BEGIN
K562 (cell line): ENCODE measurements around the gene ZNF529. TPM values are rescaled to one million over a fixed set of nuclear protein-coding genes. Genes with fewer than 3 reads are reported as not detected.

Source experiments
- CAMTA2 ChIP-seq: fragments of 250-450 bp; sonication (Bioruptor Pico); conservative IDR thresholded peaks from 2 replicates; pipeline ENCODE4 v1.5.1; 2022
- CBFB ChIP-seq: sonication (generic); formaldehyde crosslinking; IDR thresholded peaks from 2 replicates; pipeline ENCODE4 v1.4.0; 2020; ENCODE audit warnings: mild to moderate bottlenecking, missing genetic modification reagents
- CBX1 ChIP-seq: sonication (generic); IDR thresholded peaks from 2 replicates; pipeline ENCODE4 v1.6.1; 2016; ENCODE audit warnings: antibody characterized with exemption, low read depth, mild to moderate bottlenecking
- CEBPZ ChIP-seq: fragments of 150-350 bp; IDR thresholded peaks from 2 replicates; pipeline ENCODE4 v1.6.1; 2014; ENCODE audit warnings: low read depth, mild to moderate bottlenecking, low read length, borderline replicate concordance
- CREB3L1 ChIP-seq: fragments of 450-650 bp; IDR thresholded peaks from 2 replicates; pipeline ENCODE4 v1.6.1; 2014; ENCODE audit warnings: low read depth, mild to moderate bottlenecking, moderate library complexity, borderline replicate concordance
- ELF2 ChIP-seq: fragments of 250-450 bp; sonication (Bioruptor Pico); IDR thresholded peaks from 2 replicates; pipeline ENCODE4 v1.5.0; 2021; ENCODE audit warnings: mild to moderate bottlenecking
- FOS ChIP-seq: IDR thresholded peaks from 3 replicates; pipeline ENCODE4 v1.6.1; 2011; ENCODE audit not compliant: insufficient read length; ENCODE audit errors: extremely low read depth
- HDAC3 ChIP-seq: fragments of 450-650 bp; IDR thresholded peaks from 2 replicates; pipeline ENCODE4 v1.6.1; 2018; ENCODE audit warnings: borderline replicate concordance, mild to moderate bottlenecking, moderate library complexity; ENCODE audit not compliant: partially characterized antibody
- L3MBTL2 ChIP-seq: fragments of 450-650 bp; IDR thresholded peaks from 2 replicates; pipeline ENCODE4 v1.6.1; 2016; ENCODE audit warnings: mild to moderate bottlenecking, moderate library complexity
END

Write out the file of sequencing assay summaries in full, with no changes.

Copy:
K562 (cell line): ENCODE measurements around the gene ZNF529. TPM values are rescaled to one million over a fixed set of nuclear protein-coding genes. Genes with fewer than 3 reads are reported as not detected.

Source experiments
- CAMTA2 ChIP-seq: fragments of 250-450 bp; sonication (Bioruptor Pico); conservative IDR thresholded peaks from 2 replicates; pipeline ENCODE4 v1.5.1; 2022
- CBFB ChIP-seq: sonication (generic); formaldehyde crosslinking; IDR thresholded peaks from 2 replicates; pipeline ENCODE4 v1.4.0; 2020; ENCODE audit warnings: mild to moderate bottlenecking, missing genetic modification reagents
- CBX1 ChIP-seq: sonication (generic); IDR thresholded peaks from 2 replicates; pipeline ENCODE4 v1.6.1; 2016; ENCODE audit warnings: antibody characterized with exemption, low read depth, mild to moderate bottlenecking
- CEBPZ ChIP-seq: fragments of 150-350 bp; IDR thresholded peaks from 2 replicates; pipeline ENCODE4 v1.6.1; 2014; ENCODE audit warnings: low read depth, mild to moderate bottlenecking, low read length, borderline replicate concordance
- CREB3L1 ChIP-seq: fragments of 450-650 bp; IDR thresholded peaks from 2 replicates; pipeline ENCODE4 v1.6.1; 2014; ENCODE audit warnings: low read depth, mild to moderate bottlenecking, moderate library complexity, borderline replicate concordance
- ELF2 ChIP-seq: fragments of 250-450 bp; sonication (Bioruptor Pico); IDR thresholded peaks from 2 replicates; pipeline ENCODE4 v1.5.0; 2021; ENCODE audit warnings: mild to moderate bottlenecking
- FOS ChIP-seq: IDR thresholded peaks from 3 replicates; pipeline ENCODE4 v1.6.1; 2011; ENCODE audit not compliant: insufficient read length; ENCODE audit errors: extremely low read depth
- HDAC3 ChIP-seq: fragments of 450-650 bp; IDR thresholded peaks from 2 replicates; pipeline ENCODE4 v1.6.1; 2018; ENCODE audit warnings: borderline replicate concordance, mild to moderate bottlenecking, moderate library complexity; ENCODE audit not compliant: partially characterized antibody
- L3MBTL2 ChIP-seq: fragments of 450-650 bp; IDR thresholded peaks from 2 replicates; pipeline ENCODE4 v1.6.1; 2016; ENCODE audit warnings: mild to moderate bottlenecking, moderate library complexity